In the second step, the profession labels were matched with profession groups from the Austrian and German samples of the 2015 OECD survey of the PIAAC. The PIAAC survey supplied our analysis with individual characteristics, as well as job- and firm-level indicators. In addition, the survey contains information about the frequency of specific tasks performed by interviewed individuals during their average working routine. These tasks, as listed in Table 2, include human interaction, IT usage, physical work, problem-solving, reading or understanding, and writing or calculating. As the individuals provided answers about the frequency by which they undertake a given task, we normalized the answers according to the value of the working hours as follows: ’on a daily basis’ (value=1), ’less than daily, but more than once a week’ (value=1/2), ’less than once a week, but more than once a month’ (value=1/7), ’less than once a month’ (value=1/30), or ’never’ (value=0). This labelling is likewise applied by arntz2016risk, since it reflects the differences in scale between days, weeks and months.


Thirdly, the expert opinions about the future change of professions are related with the PIAAC data. These opinions about professions are matched via the ISCO-08 classification for each individual’s job444Only the German PIAAC sample contains the respective ISCO-08 Level 4 job classifications. Hence, the fitting of the inferential models is performed only with the labelled subset of the German employees.

. The PIAAC survey is conducted in a way that it contains a representative sample of the population. However, not all observations within the survey contain answers to all questions. Thus, the specification of the model leads to a loss in observations due to non-responses. There is no reason to assume that the loss in observation systematically changes the sample. We perform a mean imputation for the non-response values, which increases the model’s sample size by 55%, but does not lead to a significant difference in results. Compared to the 2012 labour force survey, our sample displays a slight shift towards younger age groups. Furthermore, the sample shows a higher share of female employees (for details, see Table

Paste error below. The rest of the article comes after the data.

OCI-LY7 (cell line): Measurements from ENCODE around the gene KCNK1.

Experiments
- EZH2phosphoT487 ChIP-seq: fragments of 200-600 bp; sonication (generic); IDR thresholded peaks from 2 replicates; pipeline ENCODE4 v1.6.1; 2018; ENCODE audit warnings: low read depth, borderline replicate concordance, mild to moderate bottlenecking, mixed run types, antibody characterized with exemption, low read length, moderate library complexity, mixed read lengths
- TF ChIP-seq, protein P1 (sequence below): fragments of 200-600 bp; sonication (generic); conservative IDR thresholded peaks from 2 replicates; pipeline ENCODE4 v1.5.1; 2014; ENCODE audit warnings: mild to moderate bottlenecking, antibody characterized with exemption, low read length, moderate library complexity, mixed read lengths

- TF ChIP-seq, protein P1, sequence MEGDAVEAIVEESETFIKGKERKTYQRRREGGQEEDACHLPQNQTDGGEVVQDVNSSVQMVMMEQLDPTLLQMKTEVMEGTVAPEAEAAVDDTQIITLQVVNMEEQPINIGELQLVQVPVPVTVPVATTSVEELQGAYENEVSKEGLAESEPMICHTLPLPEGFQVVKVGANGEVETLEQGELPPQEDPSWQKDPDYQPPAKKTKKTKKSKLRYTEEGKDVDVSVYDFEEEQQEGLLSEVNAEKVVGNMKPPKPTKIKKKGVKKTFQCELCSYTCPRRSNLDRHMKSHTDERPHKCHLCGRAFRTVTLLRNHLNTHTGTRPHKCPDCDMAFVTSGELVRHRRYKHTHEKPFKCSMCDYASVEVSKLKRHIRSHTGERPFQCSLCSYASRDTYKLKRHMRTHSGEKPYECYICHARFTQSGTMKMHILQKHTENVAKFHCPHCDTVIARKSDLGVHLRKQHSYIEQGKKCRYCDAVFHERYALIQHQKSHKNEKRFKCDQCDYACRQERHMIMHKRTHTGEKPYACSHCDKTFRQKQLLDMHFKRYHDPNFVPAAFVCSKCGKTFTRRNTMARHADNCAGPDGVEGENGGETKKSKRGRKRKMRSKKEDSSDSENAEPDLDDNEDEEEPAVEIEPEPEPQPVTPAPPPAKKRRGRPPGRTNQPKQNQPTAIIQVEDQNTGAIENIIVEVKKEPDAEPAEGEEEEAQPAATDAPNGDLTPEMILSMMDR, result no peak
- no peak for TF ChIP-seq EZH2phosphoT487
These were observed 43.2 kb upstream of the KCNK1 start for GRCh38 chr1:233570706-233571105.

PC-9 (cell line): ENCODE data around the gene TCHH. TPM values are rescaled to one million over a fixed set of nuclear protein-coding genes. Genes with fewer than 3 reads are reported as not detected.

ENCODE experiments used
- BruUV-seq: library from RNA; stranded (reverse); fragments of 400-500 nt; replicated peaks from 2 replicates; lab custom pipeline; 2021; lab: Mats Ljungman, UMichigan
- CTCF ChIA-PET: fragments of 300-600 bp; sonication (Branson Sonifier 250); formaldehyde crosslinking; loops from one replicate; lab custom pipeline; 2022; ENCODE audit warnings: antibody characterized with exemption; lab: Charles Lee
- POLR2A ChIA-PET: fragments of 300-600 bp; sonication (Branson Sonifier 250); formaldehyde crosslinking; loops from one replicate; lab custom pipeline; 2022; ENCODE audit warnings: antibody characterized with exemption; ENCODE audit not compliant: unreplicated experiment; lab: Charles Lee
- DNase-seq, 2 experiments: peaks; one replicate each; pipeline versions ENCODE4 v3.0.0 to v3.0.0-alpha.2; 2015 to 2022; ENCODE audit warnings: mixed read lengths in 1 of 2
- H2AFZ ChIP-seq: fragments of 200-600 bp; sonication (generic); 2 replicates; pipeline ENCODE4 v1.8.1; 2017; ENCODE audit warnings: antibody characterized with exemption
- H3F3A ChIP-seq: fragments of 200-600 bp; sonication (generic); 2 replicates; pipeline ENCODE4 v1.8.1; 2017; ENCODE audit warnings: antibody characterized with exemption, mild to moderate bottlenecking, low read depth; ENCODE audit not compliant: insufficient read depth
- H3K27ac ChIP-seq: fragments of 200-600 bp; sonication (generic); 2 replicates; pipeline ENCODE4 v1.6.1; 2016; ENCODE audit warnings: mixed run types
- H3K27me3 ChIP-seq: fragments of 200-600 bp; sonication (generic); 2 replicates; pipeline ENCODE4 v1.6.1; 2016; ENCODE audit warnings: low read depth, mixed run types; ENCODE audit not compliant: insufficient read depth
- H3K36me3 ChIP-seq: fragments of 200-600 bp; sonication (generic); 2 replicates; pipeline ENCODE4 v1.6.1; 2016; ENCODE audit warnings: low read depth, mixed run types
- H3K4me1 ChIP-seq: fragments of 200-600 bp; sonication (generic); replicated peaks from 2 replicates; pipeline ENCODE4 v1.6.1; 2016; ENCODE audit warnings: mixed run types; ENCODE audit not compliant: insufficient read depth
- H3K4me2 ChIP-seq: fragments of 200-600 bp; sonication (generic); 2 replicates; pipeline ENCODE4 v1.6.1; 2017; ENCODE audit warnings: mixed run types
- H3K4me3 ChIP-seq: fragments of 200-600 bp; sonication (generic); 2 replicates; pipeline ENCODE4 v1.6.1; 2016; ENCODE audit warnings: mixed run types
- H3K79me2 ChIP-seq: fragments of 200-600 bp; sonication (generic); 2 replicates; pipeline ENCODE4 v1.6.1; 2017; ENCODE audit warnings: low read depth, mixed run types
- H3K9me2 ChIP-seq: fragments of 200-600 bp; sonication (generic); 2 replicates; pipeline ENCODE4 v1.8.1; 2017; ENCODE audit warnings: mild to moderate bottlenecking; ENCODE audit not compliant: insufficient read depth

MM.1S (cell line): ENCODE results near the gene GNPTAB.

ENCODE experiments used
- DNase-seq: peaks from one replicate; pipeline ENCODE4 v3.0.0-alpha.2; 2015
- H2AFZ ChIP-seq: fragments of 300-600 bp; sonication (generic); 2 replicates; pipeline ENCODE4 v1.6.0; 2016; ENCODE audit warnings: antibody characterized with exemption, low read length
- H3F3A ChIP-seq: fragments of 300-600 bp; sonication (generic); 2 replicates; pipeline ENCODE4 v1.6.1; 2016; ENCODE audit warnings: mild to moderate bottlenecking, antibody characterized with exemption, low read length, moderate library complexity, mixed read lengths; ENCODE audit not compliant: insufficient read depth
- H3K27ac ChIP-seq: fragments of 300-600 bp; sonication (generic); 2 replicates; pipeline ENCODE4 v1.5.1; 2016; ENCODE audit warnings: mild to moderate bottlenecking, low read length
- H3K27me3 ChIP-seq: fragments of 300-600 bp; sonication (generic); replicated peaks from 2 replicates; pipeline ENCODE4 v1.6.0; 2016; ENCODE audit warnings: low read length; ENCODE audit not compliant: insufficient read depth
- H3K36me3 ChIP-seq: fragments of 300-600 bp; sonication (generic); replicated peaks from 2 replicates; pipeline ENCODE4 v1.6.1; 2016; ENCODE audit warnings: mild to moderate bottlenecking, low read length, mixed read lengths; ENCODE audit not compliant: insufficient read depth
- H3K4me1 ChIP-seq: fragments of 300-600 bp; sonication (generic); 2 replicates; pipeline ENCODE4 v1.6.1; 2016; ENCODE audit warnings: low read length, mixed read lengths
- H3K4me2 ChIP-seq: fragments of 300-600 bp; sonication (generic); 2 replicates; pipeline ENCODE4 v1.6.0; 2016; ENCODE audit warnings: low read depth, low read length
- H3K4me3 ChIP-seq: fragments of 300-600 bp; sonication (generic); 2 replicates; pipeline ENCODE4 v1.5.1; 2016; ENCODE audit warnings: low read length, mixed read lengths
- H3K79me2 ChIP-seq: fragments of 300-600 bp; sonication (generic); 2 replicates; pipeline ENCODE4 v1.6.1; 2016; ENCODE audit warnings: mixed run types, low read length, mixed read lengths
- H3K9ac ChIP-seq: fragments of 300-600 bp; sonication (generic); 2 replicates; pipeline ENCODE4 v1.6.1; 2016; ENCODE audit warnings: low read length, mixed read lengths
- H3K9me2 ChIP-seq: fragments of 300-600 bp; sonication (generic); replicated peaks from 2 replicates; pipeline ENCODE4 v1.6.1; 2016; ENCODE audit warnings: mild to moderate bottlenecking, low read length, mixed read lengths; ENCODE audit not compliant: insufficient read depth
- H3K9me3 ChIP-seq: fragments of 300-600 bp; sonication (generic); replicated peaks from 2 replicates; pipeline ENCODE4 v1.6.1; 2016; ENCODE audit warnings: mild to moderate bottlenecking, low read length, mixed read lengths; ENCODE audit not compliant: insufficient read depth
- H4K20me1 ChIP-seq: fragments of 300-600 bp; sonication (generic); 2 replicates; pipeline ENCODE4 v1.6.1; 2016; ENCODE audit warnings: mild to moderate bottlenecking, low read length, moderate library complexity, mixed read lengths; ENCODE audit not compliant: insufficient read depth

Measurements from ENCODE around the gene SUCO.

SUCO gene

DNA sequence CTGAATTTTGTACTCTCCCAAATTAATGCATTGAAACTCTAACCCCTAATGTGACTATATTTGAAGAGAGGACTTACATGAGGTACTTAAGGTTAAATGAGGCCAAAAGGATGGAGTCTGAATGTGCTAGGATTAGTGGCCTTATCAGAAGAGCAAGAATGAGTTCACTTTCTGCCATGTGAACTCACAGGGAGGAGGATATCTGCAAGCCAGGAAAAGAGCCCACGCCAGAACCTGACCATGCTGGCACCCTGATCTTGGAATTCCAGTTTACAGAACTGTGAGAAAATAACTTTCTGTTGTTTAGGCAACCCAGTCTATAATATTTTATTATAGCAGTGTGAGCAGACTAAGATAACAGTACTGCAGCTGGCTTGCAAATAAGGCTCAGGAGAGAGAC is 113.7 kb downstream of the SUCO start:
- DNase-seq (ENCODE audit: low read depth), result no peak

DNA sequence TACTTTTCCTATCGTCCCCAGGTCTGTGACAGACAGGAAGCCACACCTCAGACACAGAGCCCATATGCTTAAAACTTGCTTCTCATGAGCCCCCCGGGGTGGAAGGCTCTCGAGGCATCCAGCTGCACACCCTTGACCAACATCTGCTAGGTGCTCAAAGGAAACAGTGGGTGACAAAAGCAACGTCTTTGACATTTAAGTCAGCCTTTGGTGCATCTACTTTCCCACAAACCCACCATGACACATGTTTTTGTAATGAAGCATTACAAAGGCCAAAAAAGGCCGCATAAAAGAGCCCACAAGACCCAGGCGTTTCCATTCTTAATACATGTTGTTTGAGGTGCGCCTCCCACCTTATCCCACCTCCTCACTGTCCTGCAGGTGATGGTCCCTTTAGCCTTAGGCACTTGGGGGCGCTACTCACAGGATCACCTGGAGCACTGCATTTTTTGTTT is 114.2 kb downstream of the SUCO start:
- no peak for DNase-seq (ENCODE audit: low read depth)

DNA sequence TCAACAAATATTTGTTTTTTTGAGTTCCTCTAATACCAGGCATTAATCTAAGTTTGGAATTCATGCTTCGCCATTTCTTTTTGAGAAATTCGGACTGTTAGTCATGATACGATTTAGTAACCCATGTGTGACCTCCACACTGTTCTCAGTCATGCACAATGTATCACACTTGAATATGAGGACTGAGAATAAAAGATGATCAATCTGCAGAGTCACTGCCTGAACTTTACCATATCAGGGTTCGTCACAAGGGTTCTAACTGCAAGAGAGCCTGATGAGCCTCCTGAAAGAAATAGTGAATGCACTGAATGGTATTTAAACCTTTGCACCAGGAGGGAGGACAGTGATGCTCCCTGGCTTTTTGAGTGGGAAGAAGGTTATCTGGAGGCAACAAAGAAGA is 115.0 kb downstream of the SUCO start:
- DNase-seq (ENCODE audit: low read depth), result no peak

3). Nevertheless, the impact of technological change on job profiles stays unchanged.

In order to relate the above-mentioned characteristics to the given expert opinions about the individual’s job, we test three inferential models. The consensus indicator serves as the dependent variable, while various combinations of personal-, job- and firm-level controls, as well as task frequencies, are included in the model (Table 3). The correlation analysis in Table 6

across all characteristics only indicates a sizeable association between the three test score variables. All measures are considered at the individual level with a sample of 507. The extrapolated sample contains 4,438 individuals: 2,051 from Austria and 2,387 from Germany. In a first round, we apply a logit model. This stepwise procedure is illustrated in Columns (1)-(6) in Table

4. The Akaike information criterion indicates that Model (6), with all controls, yields the best model fit. In the second round of the model selection, we test a linear discriminant analysis (LDA) with a Bayesian estimation of the dependent variable (james2013introduction, Chapter 4)555The probability of belonging to class k, given characteristics X, is described by ,  , while describes the probability of , given that , while

is the prior probability of observing